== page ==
| Wild Life in Woods and Field|
|by Arabella Buckley|
|First volume in the Eyes and No Eyes series, introduces the youthful reader to the variety of animal and plant life that three children observe on their way to school through fields and woods. The goal of the series is to inspire children to become keen observers of wildlife and to heighten their curiosity about their natural surroundings. Eight color illustrations and numerous black and white drawings complement the text. 5.5 x 8.5 inches. Ages 7-9 |
A FAMILY OF SQUIRRELS
WE have a pet called Bobby, and we love him very much. He
is a little squirrel, living among the beech trees of
We see him every morning leaping from branch to branch,
with his long furry tail stretched out behind.
Sometimes he leaps right down on to the ground and runs
about picking up beech nuts.
Sometimes he sits bolt upright on a branch, with a nut
or acorn in his paws. Then his tail is bent up against
We have known him for two years, and when we whistle to
him he comes to us. But if anything frightens him he
darts away to the nearest tree. He climbs up in a
moment with his sharp claws, and peeps back through the
green leaves. We see his bright black eyes looking down
His back is covered with a brown red fur, but under his
body the fur is white. His lovely red tail is like a
brush on his back. His hind
 legs are long. That is why he can jump so well. On his
front paws one toe stands out from the others, almost
like our thumb. He uses his paws like hands, when he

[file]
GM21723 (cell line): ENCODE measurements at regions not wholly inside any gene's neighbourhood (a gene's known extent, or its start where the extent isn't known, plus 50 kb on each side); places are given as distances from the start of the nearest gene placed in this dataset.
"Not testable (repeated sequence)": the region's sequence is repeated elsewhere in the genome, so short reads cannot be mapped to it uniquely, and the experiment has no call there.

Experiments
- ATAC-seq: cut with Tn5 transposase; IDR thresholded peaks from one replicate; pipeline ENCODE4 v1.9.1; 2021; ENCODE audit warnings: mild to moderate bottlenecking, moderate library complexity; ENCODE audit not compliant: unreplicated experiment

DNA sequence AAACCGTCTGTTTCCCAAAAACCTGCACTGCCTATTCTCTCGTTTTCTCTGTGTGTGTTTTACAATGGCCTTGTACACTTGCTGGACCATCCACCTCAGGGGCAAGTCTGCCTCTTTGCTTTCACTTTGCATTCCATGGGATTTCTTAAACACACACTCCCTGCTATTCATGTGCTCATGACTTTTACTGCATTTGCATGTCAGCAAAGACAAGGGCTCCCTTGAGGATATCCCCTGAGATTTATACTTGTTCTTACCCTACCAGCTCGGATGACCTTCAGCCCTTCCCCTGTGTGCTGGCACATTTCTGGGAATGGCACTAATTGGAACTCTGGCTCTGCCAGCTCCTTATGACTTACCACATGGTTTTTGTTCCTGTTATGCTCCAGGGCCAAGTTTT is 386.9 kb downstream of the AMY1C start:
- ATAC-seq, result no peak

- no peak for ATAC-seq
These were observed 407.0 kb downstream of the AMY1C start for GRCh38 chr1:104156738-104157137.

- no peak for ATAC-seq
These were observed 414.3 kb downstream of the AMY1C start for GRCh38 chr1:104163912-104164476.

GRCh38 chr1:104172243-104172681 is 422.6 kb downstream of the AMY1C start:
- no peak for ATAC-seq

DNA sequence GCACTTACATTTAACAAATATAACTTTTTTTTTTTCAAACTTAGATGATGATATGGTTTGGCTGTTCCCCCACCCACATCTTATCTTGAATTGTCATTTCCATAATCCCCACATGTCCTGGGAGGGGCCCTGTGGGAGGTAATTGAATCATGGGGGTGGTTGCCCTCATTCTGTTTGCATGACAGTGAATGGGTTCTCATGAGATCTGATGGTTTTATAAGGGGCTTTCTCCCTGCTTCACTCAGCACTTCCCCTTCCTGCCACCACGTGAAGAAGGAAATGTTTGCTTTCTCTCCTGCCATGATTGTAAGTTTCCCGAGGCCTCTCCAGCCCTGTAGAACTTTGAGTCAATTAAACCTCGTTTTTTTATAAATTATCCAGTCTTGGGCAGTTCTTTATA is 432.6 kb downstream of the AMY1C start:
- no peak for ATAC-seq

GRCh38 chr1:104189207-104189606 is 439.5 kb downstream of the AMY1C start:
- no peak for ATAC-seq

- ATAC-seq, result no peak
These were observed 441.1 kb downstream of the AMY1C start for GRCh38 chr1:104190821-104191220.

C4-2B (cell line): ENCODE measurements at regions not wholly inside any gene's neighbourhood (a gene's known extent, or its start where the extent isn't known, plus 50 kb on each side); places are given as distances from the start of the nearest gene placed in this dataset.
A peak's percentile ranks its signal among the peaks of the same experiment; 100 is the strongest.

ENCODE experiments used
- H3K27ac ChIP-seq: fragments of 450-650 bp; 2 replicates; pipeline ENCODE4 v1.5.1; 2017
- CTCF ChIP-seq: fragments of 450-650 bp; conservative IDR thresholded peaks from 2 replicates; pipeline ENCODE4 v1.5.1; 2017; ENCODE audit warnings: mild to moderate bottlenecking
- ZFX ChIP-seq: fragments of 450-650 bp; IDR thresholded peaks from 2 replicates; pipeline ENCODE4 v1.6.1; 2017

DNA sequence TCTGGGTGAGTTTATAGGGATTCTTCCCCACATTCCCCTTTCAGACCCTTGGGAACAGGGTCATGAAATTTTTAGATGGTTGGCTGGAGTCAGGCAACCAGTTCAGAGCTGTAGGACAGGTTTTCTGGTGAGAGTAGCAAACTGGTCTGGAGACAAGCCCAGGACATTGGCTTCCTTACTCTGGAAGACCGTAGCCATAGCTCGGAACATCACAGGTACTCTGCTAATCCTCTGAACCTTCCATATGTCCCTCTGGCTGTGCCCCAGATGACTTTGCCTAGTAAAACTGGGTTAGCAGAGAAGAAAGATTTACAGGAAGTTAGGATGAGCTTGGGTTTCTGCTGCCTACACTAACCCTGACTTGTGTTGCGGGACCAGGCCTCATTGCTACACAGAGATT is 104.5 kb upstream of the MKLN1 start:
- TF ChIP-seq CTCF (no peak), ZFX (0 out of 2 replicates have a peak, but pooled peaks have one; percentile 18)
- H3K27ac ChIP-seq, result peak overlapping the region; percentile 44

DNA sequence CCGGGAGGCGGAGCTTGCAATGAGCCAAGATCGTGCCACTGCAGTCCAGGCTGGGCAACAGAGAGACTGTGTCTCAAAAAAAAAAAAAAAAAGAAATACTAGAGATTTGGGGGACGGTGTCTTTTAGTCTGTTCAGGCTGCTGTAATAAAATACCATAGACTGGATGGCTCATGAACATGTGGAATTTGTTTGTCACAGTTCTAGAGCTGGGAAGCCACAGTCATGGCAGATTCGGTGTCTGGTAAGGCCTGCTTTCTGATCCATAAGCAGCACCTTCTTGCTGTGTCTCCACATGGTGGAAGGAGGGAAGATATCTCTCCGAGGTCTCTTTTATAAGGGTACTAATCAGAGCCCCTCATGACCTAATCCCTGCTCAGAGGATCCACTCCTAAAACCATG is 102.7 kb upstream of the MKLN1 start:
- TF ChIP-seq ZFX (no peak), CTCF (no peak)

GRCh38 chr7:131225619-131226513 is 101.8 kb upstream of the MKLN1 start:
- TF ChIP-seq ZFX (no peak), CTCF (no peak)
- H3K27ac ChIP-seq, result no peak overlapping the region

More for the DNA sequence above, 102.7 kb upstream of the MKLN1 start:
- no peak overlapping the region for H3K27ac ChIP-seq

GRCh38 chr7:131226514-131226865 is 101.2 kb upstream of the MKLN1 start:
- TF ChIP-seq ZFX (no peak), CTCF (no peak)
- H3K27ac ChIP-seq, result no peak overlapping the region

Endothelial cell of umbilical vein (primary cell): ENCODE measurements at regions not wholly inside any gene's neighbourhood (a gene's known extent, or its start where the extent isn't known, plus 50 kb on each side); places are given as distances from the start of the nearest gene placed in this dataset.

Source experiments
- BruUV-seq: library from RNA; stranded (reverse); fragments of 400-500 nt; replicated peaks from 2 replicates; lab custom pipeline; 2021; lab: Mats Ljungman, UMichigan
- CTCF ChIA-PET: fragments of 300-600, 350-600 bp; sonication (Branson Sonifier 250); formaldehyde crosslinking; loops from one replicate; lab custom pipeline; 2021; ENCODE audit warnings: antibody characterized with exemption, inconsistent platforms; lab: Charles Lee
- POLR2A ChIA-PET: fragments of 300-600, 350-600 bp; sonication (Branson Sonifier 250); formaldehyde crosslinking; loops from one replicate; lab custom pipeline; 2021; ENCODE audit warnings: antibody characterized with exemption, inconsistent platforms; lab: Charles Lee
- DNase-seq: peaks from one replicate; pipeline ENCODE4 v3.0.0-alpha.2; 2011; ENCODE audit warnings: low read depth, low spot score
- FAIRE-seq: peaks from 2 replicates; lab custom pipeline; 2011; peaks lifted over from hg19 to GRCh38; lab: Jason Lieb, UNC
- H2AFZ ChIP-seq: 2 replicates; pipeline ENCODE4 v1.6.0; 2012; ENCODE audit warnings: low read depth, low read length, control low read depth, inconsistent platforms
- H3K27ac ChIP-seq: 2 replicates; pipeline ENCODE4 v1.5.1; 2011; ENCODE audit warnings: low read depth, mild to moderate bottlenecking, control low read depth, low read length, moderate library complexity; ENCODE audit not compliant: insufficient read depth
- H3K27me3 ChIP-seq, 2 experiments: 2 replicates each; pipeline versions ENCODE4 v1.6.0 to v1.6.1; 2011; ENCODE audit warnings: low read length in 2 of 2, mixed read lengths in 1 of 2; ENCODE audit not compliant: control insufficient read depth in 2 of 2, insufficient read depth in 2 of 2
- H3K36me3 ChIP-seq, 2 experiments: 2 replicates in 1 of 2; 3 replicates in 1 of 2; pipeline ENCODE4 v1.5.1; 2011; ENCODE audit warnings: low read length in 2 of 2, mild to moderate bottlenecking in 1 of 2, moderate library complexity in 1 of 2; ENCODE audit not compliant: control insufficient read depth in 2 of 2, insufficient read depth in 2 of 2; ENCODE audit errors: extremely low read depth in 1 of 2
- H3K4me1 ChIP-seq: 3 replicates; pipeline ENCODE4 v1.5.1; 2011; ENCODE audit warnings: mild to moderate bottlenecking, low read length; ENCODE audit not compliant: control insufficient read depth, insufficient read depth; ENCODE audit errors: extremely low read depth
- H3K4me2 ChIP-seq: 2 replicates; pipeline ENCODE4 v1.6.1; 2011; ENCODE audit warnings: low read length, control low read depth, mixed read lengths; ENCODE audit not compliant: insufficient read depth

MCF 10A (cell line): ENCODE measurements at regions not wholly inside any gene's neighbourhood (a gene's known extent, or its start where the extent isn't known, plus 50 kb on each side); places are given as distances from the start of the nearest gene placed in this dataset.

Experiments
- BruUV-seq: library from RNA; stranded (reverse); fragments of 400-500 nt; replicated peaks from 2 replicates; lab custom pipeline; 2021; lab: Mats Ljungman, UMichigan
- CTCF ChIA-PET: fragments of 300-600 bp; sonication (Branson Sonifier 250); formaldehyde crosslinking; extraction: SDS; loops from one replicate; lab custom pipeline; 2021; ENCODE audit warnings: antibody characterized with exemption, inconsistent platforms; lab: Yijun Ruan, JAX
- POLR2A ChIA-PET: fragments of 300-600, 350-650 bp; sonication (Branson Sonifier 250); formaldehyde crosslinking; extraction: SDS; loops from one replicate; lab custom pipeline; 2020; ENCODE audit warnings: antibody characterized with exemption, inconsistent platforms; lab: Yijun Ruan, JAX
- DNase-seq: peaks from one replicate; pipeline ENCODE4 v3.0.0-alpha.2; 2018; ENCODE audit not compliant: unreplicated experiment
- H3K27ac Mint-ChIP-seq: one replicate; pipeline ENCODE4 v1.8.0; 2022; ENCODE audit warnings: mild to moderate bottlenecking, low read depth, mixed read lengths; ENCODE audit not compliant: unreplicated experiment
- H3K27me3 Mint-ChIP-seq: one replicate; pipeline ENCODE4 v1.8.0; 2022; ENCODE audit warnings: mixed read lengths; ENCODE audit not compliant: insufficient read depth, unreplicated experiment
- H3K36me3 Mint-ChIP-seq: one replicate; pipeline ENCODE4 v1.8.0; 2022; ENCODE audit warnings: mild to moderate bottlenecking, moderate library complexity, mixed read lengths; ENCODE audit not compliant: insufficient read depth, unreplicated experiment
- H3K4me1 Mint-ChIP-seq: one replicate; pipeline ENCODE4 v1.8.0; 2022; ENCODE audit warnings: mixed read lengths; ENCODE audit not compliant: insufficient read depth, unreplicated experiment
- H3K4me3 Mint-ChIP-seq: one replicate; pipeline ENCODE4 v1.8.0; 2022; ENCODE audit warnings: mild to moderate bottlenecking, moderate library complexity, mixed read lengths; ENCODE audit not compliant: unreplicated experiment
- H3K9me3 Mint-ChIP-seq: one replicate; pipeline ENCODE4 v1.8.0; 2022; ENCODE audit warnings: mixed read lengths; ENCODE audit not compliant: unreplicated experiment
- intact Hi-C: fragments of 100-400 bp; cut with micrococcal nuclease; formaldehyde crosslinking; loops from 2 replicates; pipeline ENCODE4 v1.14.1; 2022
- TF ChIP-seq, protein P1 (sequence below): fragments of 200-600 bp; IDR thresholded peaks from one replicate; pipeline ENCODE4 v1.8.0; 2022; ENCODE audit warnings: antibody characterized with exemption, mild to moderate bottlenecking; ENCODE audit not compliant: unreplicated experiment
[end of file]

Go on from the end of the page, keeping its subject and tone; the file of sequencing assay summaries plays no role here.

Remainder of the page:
sits up with a nut in them, and peels off the brown
skin with his teeth.
Sometimes he steals birds' eggs. Then he holds the egg
in his paws, cracks the top, and sucks out the yolk.
He has such funny ears! They have long tufts of hair
behind them. He sometimes comes out of his hole in
winter to eat, and we see that the tufts are much
longer then than in summer.
But for most of the winter we never see him. He is fast
asleep in a hole in a tree. We know where his hole is,
for Peter found it once. He had seen Bobby come down
one mild day to feed on his store of acorns, buried at
the foot of the tree, and he watched him as he went
back. Then he climbed up the tree, and in a hole in the
trunk he saw Bobby's bushy tail curled round. So he
knew that Bobby was snug and cosy in the hole.
Bobby has a little wife, and they always keep near each
other. But she is very shy, and will not come to us. In
the spring, when there are no nuts, they eat the buds
of the trees.
About May they are very busy. They gather leaves, and
moss, and twigs. These they weave into a nest in the
fork of the tree, far from the
 ground. Then in June their little ones are born. Paul
climbed up and saw four such lovely little squirrels,
covered with soft red and white fur. They stayed in the
nest for some time, though we often saw them moving
about among the branches. The old squirrels took such
care of them, and they stayed together all the summer.
In the autumn they hid little heaps of nuts and acorns
at the foot of the tree, to eat when they should awake
in the mild days in winter.
Then we did not see them again. We do not know whether
they all crept into one hole, or whether they each
found a hole, and curled themselves up to sleep.
A PAIR OF SQUIRRELS.
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